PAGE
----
As a result of the long history of cultivation and utilization of date palms, almost every part of the date palm can be used for some purpose (Barreveld, 1993; Dowson and Aten, 1962; Nixon, 1951). It is said that there are as many uses of dates as there are days in a year. The trunk and wood of date palms can be used as timber, wood, or fuel. Fiber from the trunk and leaves can be made into bags, baskets, camel saddles, cords, crates, fans, food covers, furniture, mats, paper, ropes, trays, and twine. Dried bundles of leaves (“Barusti”) can be made into shades, roofs, separating walls, and enclosures. Ribs of the leaves can be used to build boats (small fishing boats called “Shasha”) or fishing traps. The base of the leaves and fruit stalks can be used for fuel. The pith of the palms can be made into date palm flour. Terminal buds (palm heart) can be eaten as a salad or as a cooked vegetable. Date seeds can be used as feed for livestock or strung as beads for decoration. Oil from date seeds can be manufactured into soap. Date fruit also have many medicinal uses. They can be used as an astringent for treating intestinal problems; treatment for sore throat and colds; relief of fever, cystitis, edema, liver, and abdominal problems; to counteract hangovers; and many more uses. In India, the gum or exudate of dates is used for treating diarrhea and the roots are used to treat toothache.

Groves of date palms are important environmental niches for local wildlife and play a central role in the desert ecological system. Date palms have been effective for the control of desertification and land reclamation in the Arabian Peninsula, especially in UAE. Feral date trees in southern Australia are sometimes considered invasive species (Gotch et al., 2006). In recent decades, date palms also have been used for ornamental and landscape purposes in southern Europe and the United States (Arizona, California, Nevada, and Florida).

CULTIVARS AND GENETICS OF DATE PALMS

Nomenclature of date cultivars is confusing because of the long history of cultivation, wide exchanges of germplasm, dioecism, and seedling propagation. Thousands of named date cultivars exist in the Arabian Peninsula, North Africa, and the Middle East, but the exact numbers are unknown. For many cultivars, large numbers of synonyms and homonyms exist between and within countries. The transliteration of Arabic names into other languages further complicates the issue, and there are usually several transliterations of a single Arabic name.

Although there are many cultivars of dates, some have become preeminent in the world market (Krueger, 2001; Nixon, 1950). ‘Deglet Noor’, meaning “date of the light” in Arabic, comes from the Algerian Sahara and is one of the leading cultivars grown in North Africa and California. ‘Medjool’, believed to have originated in the Tafilalt region of Morocco, produces large fruit widely accepted by markets around the world. ‘Barhee’ is a soft date with high quality from Iraq, and is often consumed during the Khalal stage. ‘Halawy’, meaning sweet in Arabic, is a soft, high-quality date with rich flavor from Iraq. ‘Hayany’ is a large, early-ripening date from southern Egypt. ‘Khadrawy’, meaning green in Arabic, is a short and moderately productive tree with soft fruit from southern Iraq. ‘Zahidi’ is a tree with a compact crown and semidry fruit from northern Iraq. There are many other local cultivars from various areas that may become more important in the future. However, ‘Medjool’ and ‘Barhee’ have become the most important cultivars produced via TC. As the production areas in the Middle East and other regions become planted with TC-derived ‘Medjool’ and ‘Barhee’, these cultivars will become even more important (Zaid and de Wet, 2002b).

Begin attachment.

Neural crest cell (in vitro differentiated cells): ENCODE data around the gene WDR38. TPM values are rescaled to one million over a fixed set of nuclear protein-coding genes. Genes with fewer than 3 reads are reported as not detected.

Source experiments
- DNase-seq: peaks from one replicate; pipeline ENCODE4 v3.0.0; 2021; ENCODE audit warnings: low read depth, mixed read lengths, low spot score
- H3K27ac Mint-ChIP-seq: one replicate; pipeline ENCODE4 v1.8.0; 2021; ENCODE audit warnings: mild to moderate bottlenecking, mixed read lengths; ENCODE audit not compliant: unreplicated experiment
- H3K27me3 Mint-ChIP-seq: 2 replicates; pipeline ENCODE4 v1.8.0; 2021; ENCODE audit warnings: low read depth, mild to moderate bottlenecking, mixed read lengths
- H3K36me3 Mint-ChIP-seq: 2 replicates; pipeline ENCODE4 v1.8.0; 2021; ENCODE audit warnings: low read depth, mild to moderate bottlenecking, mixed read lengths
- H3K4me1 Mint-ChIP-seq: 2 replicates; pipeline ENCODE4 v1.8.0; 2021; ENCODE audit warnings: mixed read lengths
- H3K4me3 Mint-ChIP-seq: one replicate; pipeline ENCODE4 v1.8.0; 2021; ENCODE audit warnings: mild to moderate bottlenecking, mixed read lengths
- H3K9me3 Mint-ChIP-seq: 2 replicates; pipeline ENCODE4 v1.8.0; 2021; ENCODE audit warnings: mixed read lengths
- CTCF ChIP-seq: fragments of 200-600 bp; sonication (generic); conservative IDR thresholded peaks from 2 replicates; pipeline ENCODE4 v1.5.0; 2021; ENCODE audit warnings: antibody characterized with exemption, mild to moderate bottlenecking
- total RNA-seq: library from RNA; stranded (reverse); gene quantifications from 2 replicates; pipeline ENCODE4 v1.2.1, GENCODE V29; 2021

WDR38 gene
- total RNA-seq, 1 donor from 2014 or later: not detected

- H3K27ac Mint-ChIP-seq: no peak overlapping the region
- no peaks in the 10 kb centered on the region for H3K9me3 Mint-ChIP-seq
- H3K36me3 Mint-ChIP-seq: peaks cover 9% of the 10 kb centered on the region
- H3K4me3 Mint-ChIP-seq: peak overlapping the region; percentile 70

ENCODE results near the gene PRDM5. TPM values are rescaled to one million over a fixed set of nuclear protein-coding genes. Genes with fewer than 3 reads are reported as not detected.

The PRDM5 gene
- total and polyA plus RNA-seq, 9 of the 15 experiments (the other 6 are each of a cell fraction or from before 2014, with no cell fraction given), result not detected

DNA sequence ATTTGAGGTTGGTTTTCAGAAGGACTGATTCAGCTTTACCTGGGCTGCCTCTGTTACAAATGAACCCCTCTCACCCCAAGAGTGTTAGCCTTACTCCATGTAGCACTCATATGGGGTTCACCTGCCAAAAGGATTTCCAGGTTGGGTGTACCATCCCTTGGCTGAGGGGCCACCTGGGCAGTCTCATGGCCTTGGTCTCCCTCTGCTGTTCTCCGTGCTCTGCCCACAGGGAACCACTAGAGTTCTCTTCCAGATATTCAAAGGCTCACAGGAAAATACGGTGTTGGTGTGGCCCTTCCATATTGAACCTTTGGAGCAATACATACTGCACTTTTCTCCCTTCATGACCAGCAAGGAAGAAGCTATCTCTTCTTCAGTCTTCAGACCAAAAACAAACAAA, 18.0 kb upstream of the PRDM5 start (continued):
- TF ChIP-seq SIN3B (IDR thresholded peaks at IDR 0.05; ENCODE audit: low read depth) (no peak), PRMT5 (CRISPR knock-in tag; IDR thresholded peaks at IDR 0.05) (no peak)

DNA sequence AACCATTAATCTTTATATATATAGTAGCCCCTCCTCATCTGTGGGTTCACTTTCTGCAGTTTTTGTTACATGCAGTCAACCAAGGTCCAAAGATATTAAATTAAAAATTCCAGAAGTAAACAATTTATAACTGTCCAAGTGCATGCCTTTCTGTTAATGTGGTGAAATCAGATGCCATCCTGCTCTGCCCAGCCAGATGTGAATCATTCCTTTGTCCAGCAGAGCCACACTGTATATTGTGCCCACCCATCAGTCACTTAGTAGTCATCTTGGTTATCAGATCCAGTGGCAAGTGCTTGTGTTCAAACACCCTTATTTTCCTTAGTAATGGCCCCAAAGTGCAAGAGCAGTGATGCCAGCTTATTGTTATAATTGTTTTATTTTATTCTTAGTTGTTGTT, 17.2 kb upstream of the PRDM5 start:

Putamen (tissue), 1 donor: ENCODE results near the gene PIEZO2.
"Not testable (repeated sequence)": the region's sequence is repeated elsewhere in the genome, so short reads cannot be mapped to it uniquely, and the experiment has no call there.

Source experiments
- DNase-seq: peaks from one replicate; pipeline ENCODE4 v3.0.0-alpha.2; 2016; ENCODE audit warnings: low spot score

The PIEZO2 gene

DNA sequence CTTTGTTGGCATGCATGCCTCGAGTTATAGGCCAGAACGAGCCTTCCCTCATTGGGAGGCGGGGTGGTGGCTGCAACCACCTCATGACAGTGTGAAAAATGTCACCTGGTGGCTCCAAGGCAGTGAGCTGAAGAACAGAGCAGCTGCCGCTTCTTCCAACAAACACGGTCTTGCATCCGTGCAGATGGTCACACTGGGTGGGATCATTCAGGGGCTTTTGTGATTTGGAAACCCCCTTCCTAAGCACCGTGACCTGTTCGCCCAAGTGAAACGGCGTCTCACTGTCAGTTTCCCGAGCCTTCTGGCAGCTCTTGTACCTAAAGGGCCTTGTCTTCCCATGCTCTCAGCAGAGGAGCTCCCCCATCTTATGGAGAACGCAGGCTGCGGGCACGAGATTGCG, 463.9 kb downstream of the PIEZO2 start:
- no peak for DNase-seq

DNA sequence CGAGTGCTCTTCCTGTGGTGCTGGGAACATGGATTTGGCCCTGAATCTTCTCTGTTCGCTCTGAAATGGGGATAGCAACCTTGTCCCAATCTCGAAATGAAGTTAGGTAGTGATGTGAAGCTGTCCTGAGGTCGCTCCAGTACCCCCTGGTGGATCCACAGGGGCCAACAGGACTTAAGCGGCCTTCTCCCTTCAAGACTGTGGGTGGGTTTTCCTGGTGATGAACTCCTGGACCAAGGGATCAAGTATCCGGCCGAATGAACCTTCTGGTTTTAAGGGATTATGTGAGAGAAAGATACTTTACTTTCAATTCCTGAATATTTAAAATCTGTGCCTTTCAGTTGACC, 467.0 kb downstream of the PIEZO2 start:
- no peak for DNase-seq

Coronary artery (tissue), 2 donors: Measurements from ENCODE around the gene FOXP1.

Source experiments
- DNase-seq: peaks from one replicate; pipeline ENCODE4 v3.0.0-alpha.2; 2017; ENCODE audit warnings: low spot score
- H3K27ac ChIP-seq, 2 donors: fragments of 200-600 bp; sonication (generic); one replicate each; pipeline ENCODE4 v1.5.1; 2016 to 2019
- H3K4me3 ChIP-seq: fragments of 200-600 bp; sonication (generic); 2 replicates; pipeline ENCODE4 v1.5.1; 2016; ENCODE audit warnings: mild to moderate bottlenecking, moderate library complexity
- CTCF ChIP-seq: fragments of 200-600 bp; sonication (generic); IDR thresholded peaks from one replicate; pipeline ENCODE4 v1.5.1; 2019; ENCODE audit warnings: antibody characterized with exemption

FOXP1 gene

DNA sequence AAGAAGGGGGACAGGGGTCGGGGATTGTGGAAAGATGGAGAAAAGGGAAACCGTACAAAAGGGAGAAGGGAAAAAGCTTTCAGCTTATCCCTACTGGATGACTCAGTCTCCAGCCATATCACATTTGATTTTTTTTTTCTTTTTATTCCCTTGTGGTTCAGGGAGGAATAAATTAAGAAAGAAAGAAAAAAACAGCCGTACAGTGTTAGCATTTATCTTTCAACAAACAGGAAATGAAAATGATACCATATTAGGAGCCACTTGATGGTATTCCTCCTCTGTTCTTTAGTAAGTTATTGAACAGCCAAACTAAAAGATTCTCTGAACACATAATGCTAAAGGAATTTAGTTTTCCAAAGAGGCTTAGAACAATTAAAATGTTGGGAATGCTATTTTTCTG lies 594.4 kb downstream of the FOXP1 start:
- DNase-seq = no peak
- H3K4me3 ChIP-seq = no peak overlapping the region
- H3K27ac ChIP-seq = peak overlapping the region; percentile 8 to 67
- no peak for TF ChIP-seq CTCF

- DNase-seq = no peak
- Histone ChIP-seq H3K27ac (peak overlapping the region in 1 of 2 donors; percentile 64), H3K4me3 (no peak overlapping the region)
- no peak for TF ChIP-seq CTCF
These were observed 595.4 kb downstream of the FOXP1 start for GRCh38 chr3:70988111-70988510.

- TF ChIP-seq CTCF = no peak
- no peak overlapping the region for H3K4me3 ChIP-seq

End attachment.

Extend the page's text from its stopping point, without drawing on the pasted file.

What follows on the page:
The long life cycle, long juvenility, and dioecism of date palms make breeding challenging. A breeding program spanning more than 30 years was initiated by the U.S. Department of Agriculture Date and Citrus Station at Indio, CA, in 1948 (Carpenter and Ream, 1976). One of the goals of this program was to develop male cultivars derived from successive backcrosses for use in breeding programs. A number of male backcrosses were produced that had morphological similarities to the named female cultivars. However, no useful progenies were released because of sterility and low vigor from inbreeding depression. Some female cultivars derived from crossing these backcrosses with named females were also produced. However, these all had some undesirable characteristics and are maintained mostly for use by breeding programs.

Because of these obstacles, modern improvement programs have turned to biotechnological approaches, including the use of TC for mass production of clones, TC selection, Agrobacterium-based transformation, and identification of molecular markers for associated with desirable traits (Bouchireb and Clark, 1997; Djerbi, 1991). An important goal of these programs is the development of Bayoud-resistant cultivars or selections. Different marker systems such as morphological characters (Jaradat and Zaid, 2004), isozymes (Bennaceur et al., 1991), restriction fragment length polymorphism (Corniquel and Mercier, 1997), random amplified polymorphic DNA (Sedra et al., 1998), and amplified fragment length polymorphism (Cao and Chao, 2002; El-Assar et al., 2005) have been used to study the genetic relationships among different cultivars from different regions. Amplified fragment length polymorphism (Devanand and Chao, 2003; Gurevich et al., 2005) and methylation sensitive amplification polymorphism markers (Fang and Chao, unpublished) also have been used to study intracultivar genetic variation, or variation within offshoots and plants derived from TC. ‘Medjool’, for example, has been shown to exist as a landrace cultivar in Morocco (Elhoumaizi et al., 2006). Because of the market acceptance of certain cultivars such as ‘Deglet Noor’ and ‘Medjool’, the success of TC propagation of certain cultivars, population growth and development (dam construction), and desertification, wild date germplasm and large numbers of traditional cultivars in many countries are diminishing; urgent conservation efforts worldwide are needed.